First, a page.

A couple of weeks ago, THE ORPHAN QUEEN went up on Edelweiss. For those of you who don’t know, Edelweiss is a catalog-hosting site that a lot of publishers use to help booksellers, librarians, teachers, and book bloggers keep up with the books they have coming out in the next couple of seasons. Every book’s page gives a lot of information about the book, like the on-sale date, announced print run, marketing plans, and even the trim size.
So what does it mean that THE ORPHAN QUEEN went up on Edelweiss?
There’s also a function in Edelweiss that allows publishers to upload proofs of books (basically advance reader copies — ARCs) for librarians, booksellers, and reviewers to download and read early. They’re not final copies, but often pretty close. This is particularly cool, because not everyone can get paper ARCs, which are expensive to produce and ship. Plus, a lot of people just like reading on their ereaders.
But there’s something different about OQ’s file — which is that it’s not a complete book. The file that is on EW is a partial, the first third of the book. (All of Part One, about 35k words and 150 pages.)
You may be asking why.
It’s true, it’s different, and it’s something I was sort of hoping I’d be able to get away with not addressing, but I’ve had a lot of questions about it. (Which is good, since it means people care!) And what it comes down to is this: most people are good and trustworthy with the eARCs they’re given, but not all are so honorable.
My first book, INCARNATE, was on a similar site in late 2011, a few months before it came out. The day after it went up, I got an alert saying the unfinished copy of my book–this file my publisher had entrusted people with–was up on a pirate site to be downloaded illegally. Months before the book was released.
I’m definitely not the only one this has happened to. I’ve seen so many authors upset about their unfinished books being shared illegally before the they are released. This hurts authors, publishers, and readers, too.
Before THE ORPHAN QUEEN went onto Edelweiss, my publisher and I had a chat. They know how strongly I feel about piracy and wanted to make sure I was all right with the decision to put my book up there. I’ll be honest, my gut response was no! I’d just watched a friend react to her debut appear on pirate sites five months before its release. Through her, I experienced the confusion and betrayal all over again. Someone the publisher trusted enough to give early access to decided to share the file. They betrayed the publisher and the author, who they claim they want to support.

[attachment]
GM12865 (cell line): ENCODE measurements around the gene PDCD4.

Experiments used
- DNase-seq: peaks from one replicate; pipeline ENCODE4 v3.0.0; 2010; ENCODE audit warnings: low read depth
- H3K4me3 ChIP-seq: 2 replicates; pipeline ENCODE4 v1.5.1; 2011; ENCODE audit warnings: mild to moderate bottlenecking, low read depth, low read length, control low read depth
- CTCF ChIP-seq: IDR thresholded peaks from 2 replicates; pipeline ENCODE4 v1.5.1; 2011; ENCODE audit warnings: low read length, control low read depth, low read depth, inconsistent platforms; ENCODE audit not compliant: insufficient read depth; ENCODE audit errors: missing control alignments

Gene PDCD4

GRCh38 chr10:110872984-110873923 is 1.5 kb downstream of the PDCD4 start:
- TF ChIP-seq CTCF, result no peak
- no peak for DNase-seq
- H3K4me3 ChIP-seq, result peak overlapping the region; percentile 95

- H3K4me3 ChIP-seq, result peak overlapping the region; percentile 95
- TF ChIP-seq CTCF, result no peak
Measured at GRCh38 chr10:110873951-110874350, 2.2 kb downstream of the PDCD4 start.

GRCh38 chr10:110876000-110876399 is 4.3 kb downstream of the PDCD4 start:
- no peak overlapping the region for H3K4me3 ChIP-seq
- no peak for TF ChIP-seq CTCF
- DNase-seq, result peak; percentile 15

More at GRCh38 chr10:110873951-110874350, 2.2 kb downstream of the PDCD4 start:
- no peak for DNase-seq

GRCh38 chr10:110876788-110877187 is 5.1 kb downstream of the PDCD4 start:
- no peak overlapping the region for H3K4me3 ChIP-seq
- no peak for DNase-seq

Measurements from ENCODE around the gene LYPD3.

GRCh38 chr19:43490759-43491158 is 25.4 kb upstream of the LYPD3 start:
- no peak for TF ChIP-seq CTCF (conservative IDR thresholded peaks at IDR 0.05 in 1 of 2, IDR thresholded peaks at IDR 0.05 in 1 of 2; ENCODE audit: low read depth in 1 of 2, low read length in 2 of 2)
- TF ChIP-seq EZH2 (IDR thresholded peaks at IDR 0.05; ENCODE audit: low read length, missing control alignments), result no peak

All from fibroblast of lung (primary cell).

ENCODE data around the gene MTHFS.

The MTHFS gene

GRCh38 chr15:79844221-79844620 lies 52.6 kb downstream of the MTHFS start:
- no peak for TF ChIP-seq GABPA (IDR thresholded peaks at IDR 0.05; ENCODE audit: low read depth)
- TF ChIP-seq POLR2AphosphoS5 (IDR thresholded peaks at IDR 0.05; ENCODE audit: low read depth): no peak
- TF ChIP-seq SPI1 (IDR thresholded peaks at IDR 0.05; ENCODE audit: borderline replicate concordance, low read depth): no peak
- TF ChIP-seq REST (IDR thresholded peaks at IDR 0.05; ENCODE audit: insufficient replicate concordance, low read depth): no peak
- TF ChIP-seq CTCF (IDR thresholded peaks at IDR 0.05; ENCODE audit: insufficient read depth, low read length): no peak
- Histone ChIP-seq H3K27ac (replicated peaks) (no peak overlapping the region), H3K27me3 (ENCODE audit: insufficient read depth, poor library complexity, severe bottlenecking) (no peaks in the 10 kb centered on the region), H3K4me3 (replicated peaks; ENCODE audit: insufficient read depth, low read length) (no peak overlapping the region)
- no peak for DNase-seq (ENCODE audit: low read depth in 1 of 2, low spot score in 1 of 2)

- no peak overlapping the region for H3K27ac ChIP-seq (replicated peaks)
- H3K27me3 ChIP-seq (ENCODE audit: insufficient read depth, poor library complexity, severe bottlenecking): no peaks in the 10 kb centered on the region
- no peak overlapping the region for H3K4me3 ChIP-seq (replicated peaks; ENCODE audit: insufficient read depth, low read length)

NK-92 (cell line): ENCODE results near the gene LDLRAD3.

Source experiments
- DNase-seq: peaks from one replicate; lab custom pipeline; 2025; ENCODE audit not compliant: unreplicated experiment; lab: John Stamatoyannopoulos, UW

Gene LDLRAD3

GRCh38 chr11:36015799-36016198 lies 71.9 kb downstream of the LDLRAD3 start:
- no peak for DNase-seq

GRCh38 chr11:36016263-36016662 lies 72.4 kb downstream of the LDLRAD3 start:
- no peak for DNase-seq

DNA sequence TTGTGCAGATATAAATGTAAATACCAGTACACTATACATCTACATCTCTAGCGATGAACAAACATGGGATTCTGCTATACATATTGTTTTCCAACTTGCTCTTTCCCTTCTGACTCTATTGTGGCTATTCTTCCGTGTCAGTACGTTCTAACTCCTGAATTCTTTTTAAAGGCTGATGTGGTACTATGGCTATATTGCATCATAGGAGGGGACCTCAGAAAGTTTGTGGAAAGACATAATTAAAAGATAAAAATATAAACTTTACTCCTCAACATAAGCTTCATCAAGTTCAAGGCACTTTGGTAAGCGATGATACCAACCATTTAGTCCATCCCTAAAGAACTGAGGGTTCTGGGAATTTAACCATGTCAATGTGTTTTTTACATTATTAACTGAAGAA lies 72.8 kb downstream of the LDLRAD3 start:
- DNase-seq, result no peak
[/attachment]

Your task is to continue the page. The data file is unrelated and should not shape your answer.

But after some thought, we came up with a compromise: a sample. A big sample, not just the first couple of chapters anyone will be able to find on Amazon in a few months. That way, when the sample is pirated, it will actually do what pirates say illegal file-sharing does: spread awareness about the book.
I hate that honest, trustworthy people are being punished for the actions of others. It’s not fair. After seeing some of the responses to OQ’s file being only a sample, I almost regretted the decision, because I love my readers and I want them to be happy.
But then I got a notification. Muso (the service I pay for every month to help identify pirated books and send takedown notices) sent an email saying another illegal file had been detected. What do you think it was?
An illegal copy of the INCARNATE eARC that was up in 2011.
So I don’t regret the decision to put only a sample of THE ORPHAN QUEEN on Edelweiss. I know how those illegal files stick around. But I do regret that nice people are being punished for the immoral behavior of others. That makes me really angry.
I hope there’s a better solution out there. We’re going to keep looking and keep experimenting, but right now it looks like publishers are leaning toward samples to keep books from being pirated early. And I hope you’ll bear with us and continue to be understanding.
Also, I hope you do decide to request the sample of THE ORPHAN QUEEN. I know it’s harder to review a sample, but this one is big enough that it should give you an idea of where the story is going and whether you’re interested enough to continue with it. You can always request a paper ARC from your contact at HarperCollins, or use my form.
I’ve seen a lot of questions about how to review samples, so if anyone has a good method, feel free to say something in the comments; there are a bunch of people who’d like your advice.
Edited to add: A lot of people are asking why the sample wasn’t clearly marked on the Edelweiss page. You feel tricked. I get it. I would, too. I don’t know why it wasn’t marked, but I’ve asked for someone to fix that, which is all I can do.